How Trump wields unprecedented control over America's judiciary
In less than a year, President Trump has made enough appointments to the federal courts to "reshape the judiciary." That is not an overstatement. Thanks to Republican obstruction during the last two years of Barack Obama's presidency, an unusually large number of openings on the courts greeted Trump, including the Supreme Court seat now occupied by Justice Neil Gorsuch.
But aside from the obvious impact that a large number of Trump appointees will have on the judiciary, there is another way in which the president is breaking with precedent to influence judicial decision-making. Recent research in political science demonstrates that by explicitly naming judges as potential future Supreme Court nominees, Trump increases the likelihood of judges attempting to pander to his preferences in their behavior from the bench.
That's what Ryan Black and Ryan Owens, professors of political science at Michigan State and Wisconsin, respectively, found in their paper, "Courting the President: How Circuit Court Judges Alter their Behavior for Promotion to the Supreme Court." Simply put, judges have career ambition, like anyone else. So, when vacancies appear higher up the chain — the federal Court of Appeals or the Supreme Court, for example — judges who are believed to be candidates for promotion try to make themselves more appealing to presidents. They become more likely to vote with the president's preferences, to rule in favor of the United States, and to write dissenting opinions.
This should not be surprising. Judges are human, and we all can empathize with altering our behavior at work when we know we are being watched closely and if the potential for promotion to a great new job is hovering over us. The workplace gives us all an incentive to try to give our superiors what we think they want. And Black and Owens reached this conclusion in 2015, when the idea of "President Trump" was still likely to elicit laughter. So why pay attention to the findings now?
For one, Trump has broken with all norms by explicitly releasing lists with names of potential judicial nominees — an official list of contenders, so to speak. "Previous presidents have hinted at the names of certain people they might consider as justices or cabinet members, but forwarding a list, or series of lists, as President (and then-candidate) Trump has done is unique," says Black. During the 2016 campaign this was a politically savvy move by Trump, who saw naming specific judges as a means of reassuring Republicans and conservatives that he was one of them and not a closet liberal.
But since Inauguration Day, the list-making and public comments on future nominees has continued. And it gives a number of judges who currently hold influential positions a strong incentive to give the president what they think he will like. Writing more dissenting opinions, for example, is one way that judges show off their beliefs and ideology. Dissents do not carry the same weight as majority opinions, but they offer a judge a chance to "write precisely what she wants, without need to compromise," Black and Owens point out.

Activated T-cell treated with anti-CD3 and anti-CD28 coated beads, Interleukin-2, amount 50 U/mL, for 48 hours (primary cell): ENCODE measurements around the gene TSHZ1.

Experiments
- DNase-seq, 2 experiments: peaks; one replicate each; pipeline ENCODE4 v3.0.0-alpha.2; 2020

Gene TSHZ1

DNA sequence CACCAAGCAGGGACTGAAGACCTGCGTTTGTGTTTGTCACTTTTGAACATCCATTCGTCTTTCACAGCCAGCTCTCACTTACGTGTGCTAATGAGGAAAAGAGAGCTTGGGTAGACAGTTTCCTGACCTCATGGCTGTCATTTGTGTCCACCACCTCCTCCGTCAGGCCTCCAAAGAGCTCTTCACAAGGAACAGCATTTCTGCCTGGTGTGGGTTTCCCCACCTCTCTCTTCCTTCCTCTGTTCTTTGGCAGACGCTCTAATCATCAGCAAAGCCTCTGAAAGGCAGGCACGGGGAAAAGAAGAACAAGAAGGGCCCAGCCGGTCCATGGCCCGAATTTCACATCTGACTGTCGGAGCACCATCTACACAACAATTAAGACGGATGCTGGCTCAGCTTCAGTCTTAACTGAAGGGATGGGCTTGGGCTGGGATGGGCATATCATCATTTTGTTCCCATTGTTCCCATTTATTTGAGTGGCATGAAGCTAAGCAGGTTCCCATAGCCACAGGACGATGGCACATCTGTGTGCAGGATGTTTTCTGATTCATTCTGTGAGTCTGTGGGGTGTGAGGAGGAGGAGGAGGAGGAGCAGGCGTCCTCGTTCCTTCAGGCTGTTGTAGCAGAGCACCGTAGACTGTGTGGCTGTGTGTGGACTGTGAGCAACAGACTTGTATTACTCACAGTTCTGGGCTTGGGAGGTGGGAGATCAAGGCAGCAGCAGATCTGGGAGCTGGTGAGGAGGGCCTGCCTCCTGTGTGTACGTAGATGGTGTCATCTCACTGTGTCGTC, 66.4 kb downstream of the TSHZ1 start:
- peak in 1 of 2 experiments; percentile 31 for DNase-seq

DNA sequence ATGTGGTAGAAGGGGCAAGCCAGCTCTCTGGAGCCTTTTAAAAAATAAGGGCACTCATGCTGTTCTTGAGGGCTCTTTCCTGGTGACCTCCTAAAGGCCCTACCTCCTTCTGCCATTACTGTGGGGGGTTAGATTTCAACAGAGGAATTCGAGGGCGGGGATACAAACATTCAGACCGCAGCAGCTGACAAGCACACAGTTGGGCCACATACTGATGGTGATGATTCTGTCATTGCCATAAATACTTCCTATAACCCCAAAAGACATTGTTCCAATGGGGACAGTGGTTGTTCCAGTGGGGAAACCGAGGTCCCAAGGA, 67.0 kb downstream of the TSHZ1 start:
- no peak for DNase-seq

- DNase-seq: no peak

Another consideration Black and Owens emphasize is the need for judges to prepare themselves for future confirmation hearings before the Senate. In an era in which, the authors say, "every word published, and then some, will receive extreme scrutiny by the Senate Judiciary Committee," written opinions are a good way for judges who see themselves as candidates for promotion to put their views on the record in an attempt to control that narrative.
There is, of course, an excellent chance that Trump does not realize the effect his list-making may have on judges. He does not strike anyone as a person who keeps abreast of research in political science journals. However, the effects of his reality TV style preference for turning appointments into a public competition — he had to be talked out of inviting three judges to the White House and then naming one of them to the Supreme Court, a la The Apprentice, in February — are nonetheless real.
I asked Black and Owens to put Trump's views on the appointment process in context, and they emphasized that not everything he is doing is unprecedented. "Short lists" of potential appointees and nominees have always circulated through leaks and whispers on the D.C. cocktail party circuit. What is a dramatic shift is Trump's willingness to engage in the decision-making process over appointments publicly — naming his potential picks in, perhaps, an effort to add some showbiz drama to what is otherwise an extremely important but not terribly exciting part of governing.
Whether through luck or innate political savviness, the new approach to appointments is paying off. Black and Owens point out that, "for many conservatives and Republicans, President Trump's biggest success has been his judicial appointments." Those folks are in luck, as Trump has a lot of appointments to fill. He is not shy about revealing which judges he is keeping an eye on. That ensures that the men and women in the spotlight, even if they end up being passed over, are behaving on the bench in a way that is intended to appeal to an audience of one: President Trump.